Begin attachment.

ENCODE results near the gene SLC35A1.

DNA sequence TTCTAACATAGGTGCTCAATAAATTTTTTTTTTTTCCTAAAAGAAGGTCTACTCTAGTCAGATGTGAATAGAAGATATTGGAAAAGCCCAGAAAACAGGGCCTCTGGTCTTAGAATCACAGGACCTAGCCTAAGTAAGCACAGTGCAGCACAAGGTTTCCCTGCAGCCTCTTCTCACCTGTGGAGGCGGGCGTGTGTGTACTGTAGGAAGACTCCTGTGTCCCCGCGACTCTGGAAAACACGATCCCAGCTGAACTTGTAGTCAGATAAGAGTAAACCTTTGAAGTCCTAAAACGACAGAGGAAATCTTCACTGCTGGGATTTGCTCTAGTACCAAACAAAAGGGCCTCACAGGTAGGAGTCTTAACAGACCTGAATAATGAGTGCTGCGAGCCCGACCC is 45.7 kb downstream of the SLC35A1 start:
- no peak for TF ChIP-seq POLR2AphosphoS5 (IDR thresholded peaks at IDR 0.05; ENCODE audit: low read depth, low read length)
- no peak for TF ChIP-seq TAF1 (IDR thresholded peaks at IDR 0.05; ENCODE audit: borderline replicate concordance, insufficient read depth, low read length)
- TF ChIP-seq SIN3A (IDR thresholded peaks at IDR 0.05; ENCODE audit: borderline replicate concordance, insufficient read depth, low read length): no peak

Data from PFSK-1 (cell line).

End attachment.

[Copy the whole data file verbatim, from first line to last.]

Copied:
ENCODE results near the gene SLC35A1.

DNA sequence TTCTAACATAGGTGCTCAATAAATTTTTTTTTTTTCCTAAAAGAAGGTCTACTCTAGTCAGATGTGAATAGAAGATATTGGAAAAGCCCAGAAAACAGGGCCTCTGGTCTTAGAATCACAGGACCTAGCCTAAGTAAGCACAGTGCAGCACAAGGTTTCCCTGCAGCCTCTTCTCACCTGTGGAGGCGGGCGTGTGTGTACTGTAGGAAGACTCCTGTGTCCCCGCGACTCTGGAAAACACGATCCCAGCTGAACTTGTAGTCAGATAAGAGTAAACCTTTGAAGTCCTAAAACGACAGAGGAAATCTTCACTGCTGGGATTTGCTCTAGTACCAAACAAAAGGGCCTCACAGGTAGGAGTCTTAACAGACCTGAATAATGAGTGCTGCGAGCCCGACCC is 45.7 kb downstream of the SLC35A1 start:
- no peak for TF ChIP-seq POLR2AphosphoS5 (IDR thresholded peaks at IDR 0.05; ENCODE audit: low read depth, low read length)
- no peak for TF ChIP-seq TAF1 (IDR thresholded peaks at IDR 0.05; ENCODE audit: borderline replicate concordance, insufficient read depth, low read length)
- TF ChIP-seq SIN3A (IDR thresholded peaks at IDR 0.05; ENCODE audit: borderline replicate concordance, insufficient read depth, low read length): no peak

Data from PFSK-1 (cell line).